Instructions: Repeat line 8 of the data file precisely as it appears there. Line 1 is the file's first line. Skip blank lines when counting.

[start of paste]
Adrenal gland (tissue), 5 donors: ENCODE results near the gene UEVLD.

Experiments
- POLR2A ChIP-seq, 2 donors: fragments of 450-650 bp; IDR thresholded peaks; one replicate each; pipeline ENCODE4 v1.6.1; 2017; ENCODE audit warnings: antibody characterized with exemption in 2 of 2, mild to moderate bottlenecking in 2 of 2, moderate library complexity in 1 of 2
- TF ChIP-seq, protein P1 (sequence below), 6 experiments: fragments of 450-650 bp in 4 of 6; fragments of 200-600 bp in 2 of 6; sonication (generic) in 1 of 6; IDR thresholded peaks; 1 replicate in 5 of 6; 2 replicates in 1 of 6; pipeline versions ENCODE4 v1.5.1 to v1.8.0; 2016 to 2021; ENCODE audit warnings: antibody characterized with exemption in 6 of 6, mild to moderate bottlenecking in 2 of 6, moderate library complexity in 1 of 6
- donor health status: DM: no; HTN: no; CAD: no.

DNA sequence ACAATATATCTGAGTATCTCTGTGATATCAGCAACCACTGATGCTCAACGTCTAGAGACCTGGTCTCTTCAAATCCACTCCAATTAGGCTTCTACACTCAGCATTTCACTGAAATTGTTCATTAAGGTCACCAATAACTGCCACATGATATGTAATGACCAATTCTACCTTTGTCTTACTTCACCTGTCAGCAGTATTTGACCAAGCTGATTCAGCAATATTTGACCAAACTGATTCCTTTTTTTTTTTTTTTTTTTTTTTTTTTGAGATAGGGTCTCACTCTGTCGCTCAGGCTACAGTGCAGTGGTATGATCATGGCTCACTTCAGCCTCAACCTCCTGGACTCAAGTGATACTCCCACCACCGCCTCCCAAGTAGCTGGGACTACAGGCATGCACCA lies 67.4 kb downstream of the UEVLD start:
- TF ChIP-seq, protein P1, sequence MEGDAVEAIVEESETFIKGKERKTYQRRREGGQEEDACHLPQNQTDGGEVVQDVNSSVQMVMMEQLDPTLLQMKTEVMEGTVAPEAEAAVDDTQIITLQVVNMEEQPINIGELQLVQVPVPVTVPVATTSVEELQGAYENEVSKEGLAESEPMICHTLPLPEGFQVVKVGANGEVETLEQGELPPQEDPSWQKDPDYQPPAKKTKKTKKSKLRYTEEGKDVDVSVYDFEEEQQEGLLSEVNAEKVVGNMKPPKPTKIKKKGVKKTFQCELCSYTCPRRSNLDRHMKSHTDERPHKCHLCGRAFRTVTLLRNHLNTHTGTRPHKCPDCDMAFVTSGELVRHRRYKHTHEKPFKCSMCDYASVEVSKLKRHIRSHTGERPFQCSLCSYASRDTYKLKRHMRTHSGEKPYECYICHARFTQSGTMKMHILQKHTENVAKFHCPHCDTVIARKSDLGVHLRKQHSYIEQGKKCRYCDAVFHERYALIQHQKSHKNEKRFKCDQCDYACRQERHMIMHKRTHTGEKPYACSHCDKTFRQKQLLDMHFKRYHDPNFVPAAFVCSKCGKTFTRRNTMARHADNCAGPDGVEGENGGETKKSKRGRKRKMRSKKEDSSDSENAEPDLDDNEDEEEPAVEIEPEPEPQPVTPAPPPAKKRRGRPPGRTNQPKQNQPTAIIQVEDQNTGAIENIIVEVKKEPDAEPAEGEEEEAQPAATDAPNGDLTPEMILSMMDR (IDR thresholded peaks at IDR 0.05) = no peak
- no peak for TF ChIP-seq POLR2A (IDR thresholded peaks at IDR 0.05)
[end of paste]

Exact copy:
- no peak for TF ChIP-seq POLR2A (IDR thresholded peaks at IDR 0.05)